Q46 Alan Brown: To follow on from Paul’s point there, Minister, I know you say you cannot look backwards. If we look at what we know in the here and now, looking forwards, by 2029 the Government are going to have received £6.3 billion from this scheme without putting in a single penny. That is 50% more than the £4 billion that was predicted to be received. Do you think that is fair, or are the Government willing to look at doing something with this additional surplus that they have received as a complete windfall bonus?
Anne-Marie Trevelyan: As a first point, I want to know who your stockbroker is who can tell you, looking forwards eight years, what the returns are going to be. Sadly, I do not think anyone can make those sorts of investment predictions. That is presumably why the trustees wanted to have that Government guarantee, because it is impossible to predict, however carefully one tries to make investments. There is the old adage that these things can go down as well as up.
Q47 Alan Brown: We know that it has been really robust to date. It has come through the financial crash and coronavirus, et cetera. There is still a feeling of inherent unfairness. You do not accept there is an unfairness in this additional surplus being generated.
Anne-Marie Trevelyan: I have the figures of the share of surplus that has come back to Government over the years. As I say, because the trustees have had that backstop support, they have made really good choices in investments that have afforded positive results, and all credit to them. It is always really good to see investment portfolios that have had that steady growth and the known backstop that means they can perhaps take slightly more risk in their investments, in order to generate greater profits for the members. That relationship benefits both sides, with Government knowing that, some funds have come back in to help them support it, should they need to.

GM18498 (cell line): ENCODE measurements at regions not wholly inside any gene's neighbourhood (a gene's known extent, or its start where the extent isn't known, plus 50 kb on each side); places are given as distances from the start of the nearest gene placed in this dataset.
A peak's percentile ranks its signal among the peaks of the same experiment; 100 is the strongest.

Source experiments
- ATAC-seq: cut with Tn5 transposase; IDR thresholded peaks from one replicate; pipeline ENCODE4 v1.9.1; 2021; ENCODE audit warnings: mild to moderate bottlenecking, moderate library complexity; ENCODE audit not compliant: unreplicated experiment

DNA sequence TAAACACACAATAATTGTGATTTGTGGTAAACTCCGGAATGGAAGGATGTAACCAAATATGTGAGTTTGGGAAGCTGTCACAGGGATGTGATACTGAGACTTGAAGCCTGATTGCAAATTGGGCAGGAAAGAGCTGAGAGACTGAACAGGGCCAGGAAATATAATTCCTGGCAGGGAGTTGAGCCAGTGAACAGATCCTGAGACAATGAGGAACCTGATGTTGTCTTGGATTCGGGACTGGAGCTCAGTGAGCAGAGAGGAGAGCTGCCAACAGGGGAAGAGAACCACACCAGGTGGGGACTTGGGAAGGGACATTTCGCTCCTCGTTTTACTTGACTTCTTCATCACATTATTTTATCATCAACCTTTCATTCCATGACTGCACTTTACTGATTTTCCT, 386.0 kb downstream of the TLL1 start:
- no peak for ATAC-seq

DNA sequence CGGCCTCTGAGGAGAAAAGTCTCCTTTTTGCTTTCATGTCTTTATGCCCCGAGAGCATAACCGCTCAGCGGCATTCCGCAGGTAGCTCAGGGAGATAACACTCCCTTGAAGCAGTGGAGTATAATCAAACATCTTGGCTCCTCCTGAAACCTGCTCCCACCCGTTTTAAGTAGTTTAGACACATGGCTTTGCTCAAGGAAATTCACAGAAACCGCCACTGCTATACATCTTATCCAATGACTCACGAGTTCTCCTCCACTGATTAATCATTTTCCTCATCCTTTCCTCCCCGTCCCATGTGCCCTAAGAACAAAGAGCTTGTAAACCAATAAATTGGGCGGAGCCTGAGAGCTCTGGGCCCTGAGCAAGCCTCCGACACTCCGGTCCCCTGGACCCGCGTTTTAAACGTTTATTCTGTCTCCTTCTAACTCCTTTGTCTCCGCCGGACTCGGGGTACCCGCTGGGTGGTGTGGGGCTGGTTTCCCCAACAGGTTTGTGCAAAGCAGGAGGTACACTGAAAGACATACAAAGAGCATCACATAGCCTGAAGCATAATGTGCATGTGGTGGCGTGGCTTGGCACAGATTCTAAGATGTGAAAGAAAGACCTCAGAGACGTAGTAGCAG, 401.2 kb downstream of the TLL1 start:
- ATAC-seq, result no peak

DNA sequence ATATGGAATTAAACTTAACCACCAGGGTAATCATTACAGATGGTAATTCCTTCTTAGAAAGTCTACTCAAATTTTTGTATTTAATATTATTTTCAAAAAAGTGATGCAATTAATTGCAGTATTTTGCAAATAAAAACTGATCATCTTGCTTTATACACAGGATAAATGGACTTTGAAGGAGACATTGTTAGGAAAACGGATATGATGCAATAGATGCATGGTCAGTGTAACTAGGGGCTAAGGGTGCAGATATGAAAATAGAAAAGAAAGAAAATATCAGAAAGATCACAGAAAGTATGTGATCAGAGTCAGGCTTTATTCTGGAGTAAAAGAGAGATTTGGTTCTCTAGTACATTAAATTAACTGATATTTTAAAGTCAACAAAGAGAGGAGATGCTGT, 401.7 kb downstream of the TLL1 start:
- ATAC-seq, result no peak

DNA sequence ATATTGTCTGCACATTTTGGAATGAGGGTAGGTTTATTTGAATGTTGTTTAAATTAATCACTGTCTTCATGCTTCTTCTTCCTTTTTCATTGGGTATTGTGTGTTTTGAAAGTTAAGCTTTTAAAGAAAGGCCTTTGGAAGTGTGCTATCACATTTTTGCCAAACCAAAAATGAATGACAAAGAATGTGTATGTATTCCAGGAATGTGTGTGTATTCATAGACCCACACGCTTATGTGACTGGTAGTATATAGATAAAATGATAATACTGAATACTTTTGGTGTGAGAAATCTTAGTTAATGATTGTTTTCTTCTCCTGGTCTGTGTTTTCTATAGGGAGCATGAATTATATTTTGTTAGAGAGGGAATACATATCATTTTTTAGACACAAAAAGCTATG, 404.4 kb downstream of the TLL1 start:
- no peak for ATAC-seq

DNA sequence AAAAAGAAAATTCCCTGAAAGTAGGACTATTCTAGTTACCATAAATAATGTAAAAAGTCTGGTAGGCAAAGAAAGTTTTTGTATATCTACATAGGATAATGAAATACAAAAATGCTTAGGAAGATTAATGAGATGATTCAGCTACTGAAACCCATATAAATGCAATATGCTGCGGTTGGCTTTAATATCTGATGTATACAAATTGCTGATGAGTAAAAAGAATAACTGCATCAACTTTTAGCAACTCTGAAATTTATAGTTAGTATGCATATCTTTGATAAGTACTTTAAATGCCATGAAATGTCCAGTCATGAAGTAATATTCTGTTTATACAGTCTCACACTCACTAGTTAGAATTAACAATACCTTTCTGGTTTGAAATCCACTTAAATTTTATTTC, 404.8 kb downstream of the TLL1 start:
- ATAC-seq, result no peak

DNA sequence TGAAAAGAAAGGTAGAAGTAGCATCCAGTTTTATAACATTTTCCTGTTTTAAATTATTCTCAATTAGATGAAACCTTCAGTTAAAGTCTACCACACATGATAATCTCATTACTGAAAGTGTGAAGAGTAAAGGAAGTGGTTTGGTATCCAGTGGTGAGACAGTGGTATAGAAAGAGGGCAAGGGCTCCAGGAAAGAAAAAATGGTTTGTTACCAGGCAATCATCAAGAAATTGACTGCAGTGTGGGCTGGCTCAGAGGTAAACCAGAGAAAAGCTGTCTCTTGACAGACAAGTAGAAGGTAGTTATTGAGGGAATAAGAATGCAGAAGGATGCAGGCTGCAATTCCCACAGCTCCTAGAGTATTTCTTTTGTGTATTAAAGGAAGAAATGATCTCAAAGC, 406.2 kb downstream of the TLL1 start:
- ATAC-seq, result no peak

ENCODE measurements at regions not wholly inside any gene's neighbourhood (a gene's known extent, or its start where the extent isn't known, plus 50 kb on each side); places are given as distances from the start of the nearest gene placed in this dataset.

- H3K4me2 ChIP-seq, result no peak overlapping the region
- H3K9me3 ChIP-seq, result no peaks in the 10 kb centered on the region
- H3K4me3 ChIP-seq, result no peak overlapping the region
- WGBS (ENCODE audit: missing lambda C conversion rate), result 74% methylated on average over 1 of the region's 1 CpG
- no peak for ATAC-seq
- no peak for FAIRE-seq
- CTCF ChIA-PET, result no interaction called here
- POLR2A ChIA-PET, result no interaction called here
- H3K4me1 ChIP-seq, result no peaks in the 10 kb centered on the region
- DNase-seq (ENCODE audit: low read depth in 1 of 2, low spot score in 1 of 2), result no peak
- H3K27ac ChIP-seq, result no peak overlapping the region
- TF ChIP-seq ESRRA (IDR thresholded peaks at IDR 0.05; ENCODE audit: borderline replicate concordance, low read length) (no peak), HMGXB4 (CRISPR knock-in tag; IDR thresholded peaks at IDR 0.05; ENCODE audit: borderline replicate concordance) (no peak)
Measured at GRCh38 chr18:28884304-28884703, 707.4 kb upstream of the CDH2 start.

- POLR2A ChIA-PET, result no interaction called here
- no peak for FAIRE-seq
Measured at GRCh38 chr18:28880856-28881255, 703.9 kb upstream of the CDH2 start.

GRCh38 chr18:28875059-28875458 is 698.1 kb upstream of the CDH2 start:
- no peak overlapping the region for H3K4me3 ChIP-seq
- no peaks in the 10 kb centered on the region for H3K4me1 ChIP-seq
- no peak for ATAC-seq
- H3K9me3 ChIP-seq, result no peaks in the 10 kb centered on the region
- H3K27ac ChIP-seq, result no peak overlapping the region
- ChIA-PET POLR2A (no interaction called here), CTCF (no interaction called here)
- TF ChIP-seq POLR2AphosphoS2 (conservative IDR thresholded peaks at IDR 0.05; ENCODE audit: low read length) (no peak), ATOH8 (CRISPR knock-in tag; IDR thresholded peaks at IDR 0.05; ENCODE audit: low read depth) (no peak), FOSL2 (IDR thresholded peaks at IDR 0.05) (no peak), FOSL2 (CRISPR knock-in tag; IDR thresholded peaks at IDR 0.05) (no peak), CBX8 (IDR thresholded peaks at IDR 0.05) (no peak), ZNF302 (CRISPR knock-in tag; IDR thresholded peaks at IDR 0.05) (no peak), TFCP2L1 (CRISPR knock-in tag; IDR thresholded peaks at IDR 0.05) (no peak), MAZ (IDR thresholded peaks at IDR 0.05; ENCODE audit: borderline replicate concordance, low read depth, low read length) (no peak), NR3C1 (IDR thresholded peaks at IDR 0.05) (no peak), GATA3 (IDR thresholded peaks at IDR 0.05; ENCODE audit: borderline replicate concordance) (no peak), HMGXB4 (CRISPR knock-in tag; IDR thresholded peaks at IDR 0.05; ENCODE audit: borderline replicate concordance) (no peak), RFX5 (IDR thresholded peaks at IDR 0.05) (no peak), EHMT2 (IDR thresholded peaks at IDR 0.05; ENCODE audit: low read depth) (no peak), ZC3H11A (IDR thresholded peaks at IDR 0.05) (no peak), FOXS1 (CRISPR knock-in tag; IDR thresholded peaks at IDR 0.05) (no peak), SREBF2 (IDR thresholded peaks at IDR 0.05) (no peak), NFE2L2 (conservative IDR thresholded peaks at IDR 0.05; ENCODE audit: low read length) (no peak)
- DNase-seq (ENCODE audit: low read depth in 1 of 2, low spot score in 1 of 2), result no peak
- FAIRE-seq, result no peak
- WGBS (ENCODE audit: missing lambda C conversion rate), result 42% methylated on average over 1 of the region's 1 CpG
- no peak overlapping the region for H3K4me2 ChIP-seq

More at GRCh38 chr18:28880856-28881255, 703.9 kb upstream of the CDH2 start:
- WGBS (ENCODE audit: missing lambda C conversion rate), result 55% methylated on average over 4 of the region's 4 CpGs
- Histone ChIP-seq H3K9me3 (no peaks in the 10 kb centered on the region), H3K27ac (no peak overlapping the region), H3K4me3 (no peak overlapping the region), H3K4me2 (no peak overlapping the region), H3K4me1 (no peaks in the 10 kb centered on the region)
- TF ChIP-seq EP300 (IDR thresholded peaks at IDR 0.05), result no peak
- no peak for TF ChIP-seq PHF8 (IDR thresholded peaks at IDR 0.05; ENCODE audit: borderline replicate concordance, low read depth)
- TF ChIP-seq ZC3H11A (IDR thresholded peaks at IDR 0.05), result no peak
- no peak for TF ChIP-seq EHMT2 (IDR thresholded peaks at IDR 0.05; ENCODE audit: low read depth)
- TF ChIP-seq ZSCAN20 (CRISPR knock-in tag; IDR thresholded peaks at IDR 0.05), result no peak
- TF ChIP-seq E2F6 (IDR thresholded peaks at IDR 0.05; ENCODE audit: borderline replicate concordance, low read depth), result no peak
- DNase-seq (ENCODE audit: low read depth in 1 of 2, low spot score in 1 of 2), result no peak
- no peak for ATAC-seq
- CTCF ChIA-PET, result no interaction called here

I often think of it as putting money away safely. The Government would pick up the guarantee if there was a need, so that funding that has come back into Government is there in case of need. The guarantee that the trustees have had has ensured that they have been able to really go out there and do good investment decision-making, and all credit to them for what has been, as you say, Alan, consistently good portfolio management.
Sadly, we can never assume that everything will keep going in a straight and upward line. I have not spoken to them, but I would be surprised if they would rather lose that guarantee, with all the attendant risk that goes with that, than continue to make a proportionate share of surplus in the good times, with Government there in case—God forbid and I hope they do not—they have to go the other way and ask for that guarantee to be enabled.
Q48 Alan Brown: Are you saying that, in order to maintain the guarantee, it is 50:50 and the Government are not willing to look at anything alternative or revise that? Is that what I am hearing?